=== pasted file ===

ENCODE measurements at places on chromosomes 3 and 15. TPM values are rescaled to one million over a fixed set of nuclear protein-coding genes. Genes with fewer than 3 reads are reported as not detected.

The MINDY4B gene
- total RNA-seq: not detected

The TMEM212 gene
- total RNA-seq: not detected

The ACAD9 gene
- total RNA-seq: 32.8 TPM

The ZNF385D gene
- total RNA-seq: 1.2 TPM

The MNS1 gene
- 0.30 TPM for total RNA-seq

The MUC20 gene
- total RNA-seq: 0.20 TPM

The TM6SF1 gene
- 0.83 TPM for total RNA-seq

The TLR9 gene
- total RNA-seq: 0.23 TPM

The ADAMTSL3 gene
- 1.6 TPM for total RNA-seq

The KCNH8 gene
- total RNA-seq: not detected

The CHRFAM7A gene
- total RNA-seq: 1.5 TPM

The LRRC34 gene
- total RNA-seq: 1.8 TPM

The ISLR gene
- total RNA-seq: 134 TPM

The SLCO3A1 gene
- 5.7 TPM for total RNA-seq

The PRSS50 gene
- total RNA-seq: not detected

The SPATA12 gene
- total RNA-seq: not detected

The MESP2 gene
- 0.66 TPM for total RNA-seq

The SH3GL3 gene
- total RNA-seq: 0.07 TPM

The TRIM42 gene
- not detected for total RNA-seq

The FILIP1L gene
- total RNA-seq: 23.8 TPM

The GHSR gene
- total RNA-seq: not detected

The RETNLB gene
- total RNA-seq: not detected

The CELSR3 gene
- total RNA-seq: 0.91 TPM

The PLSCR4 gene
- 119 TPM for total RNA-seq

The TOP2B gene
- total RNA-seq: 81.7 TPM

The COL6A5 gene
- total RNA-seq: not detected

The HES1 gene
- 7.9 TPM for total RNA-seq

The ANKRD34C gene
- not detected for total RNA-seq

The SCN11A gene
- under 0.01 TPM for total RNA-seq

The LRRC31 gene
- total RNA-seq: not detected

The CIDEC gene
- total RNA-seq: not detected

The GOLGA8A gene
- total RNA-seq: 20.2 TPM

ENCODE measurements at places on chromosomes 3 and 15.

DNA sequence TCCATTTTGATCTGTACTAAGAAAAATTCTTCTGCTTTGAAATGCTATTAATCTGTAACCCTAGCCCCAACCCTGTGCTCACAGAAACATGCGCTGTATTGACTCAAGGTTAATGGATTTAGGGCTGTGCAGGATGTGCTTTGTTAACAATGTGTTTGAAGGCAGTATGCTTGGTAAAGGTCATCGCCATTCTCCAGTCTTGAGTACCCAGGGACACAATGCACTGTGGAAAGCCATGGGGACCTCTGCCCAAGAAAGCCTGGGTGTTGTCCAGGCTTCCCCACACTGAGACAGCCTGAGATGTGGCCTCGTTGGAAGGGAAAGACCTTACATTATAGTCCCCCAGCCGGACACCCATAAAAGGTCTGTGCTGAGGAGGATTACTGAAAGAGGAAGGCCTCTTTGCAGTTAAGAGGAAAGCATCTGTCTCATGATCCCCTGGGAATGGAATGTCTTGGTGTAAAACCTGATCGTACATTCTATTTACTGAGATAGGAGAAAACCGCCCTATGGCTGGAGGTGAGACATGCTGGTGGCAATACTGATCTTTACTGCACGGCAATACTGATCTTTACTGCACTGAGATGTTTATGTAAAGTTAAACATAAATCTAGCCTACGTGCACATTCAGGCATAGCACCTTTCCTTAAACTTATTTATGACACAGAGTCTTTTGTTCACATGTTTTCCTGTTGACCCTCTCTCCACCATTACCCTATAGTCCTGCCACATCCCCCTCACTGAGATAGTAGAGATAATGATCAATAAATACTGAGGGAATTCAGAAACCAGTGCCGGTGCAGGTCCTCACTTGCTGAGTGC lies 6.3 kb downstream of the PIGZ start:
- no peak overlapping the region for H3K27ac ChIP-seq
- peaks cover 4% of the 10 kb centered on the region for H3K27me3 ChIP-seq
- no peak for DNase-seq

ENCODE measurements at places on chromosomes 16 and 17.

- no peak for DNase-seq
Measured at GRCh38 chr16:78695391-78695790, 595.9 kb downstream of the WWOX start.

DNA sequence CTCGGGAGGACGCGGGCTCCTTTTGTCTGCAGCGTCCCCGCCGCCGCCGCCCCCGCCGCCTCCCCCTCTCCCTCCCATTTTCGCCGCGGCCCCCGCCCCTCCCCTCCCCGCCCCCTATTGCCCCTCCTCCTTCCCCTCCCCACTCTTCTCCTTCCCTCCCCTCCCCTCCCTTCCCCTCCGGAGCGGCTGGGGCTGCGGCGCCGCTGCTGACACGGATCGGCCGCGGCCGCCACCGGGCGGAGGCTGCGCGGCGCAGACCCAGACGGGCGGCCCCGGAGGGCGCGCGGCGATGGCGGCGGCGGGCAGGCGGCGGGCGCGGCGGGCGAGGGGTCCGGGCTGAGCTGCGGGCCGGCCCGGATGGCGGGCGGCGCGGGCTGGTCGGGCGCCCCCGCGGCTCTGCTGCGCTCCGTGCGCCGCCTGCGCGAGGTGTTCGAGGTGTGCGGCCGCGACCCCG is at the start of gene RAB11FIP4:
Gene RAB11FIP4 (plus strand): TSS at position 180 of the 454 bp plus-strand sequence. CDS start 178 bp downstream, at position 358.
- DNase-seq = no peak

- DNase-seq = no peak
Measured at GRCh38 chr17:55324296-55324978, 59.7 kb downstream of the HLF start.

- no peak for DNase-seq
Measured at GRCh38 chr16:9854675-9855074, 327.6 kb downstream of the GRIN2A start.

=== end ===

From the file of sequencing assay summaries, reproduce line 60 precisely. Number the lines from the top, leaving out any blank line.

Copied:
The LRRC31 gene